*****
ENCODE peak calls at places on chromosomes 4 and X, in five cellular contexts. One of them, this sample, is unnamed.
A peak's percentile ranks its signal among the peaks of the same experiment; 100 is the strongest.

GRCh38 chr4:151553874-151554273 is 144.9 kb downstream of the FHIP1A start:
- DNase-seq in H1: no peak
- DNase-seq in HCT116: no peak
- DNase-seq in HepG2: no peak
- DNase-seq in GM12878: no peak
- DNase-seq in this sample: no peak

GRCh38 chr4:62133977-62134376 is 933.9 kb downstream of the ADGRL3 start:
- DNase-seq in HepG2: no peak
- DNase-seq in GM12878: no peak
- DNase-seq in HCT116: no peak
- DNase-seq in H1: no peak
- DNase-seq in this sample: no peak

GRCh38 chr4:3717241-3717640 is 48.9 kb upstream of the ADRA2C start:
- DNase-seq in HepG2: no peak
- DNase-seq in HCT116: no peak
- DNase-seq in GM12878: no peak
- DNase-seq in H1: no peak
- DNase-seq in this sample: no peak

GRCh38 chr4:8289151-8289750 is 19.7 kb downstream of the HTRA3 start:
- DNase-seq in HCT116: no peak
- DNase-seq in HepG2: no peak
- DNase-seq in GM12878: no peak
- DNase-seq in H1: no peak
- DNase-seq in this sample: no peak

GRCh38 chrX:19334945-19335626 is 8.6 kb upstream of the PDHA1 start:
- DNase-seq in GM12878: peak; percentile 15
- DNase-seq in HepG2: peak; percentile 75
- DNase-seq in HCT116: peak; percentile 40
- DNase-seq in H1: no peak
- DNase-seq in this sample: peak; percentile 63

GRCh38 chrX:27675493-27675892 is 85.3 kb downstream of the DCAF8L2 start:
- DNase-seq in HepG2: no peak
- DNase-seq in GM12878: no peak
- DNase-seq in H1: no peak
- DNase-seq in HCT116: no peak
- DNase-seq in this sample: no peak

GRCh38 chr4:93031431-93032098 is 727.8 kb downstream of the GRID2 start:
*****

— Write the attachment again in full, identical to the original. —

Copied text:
ENCODE peak calls at places on chromosomes 4 and X, in five cellular contexts. One of them, this sample, is unnamed.
A peak's percentile ranks its signal among the peaks of the same experiment; 100 is the strongest.

GRCh38 chr4:151553874-151554273 is 144.9 kb downstream of the FHIP1A start:
- DNase-seq in H1: no peak
- DNase-seq in HCT116: no peak
- DNase-seq in HepG2: no peak
- DNase-seq in GM12878: no peak
- DNase-seq in this sample: no peak

GRCh38 chr4:62133977-62134376 is 933.9 kb downstream of the ADGRL3 start:
- DNase-seq in HepG2: no peak
- DNase-seq in GM12878: no peak
- DNase-seq in HCT116: no peak
- DNase-seq in H1: no peak
- DNase-seq in this sample: no peak

GRCh38 chr4:3717241-3717640 is 48.9 kb upstream of the ADRA2C start:
- DNase-seq in HepG2: no peak
- DNase-seq in HCT116: no peak
- DNase-seq in GM12878: no peak
- DNase-seq in H1: no peak
- DNase-seq in this sample: no peak

GRCh38 chr4:8289151-8289750 is 19.7 kb downstream of the HTRA3 start:
- DNase-seq in HCT116: no peak
- DNase-seq in HepG2: no peak
- DNase-seq in GM12878: no peak
- DNase-seq in H1: no peak
- DNase-seq in this sample: no peak

GRCh38 chrX:19334945-19335626 is 8.6 kb upstream of the PDHA1 start:
- DNase-seq in GM12878: peak; percentile 15
- DNase-seq in HepG2: peak; percentile 75
- DNase-seq in HCT116: peak; percentile 40
- DNase-seq in H1: no peak
- DNase-seq in this sample: peak; percentile 63

GRCh38 chrX:27675493-27675892 is 85.3 kb downstream of the DCAF8L2 start:
- DNase-seq in HepG2: no peak
- DNase-seq in GM12878: no peak
- DNase-seq in H1: no peak
- DNase-seq in HCT116: no peak
- DNase-seq in this sample: no peak

GRCh38 chr4:93031431-93032098 is 727.8 kb downstream of the GRID2 start: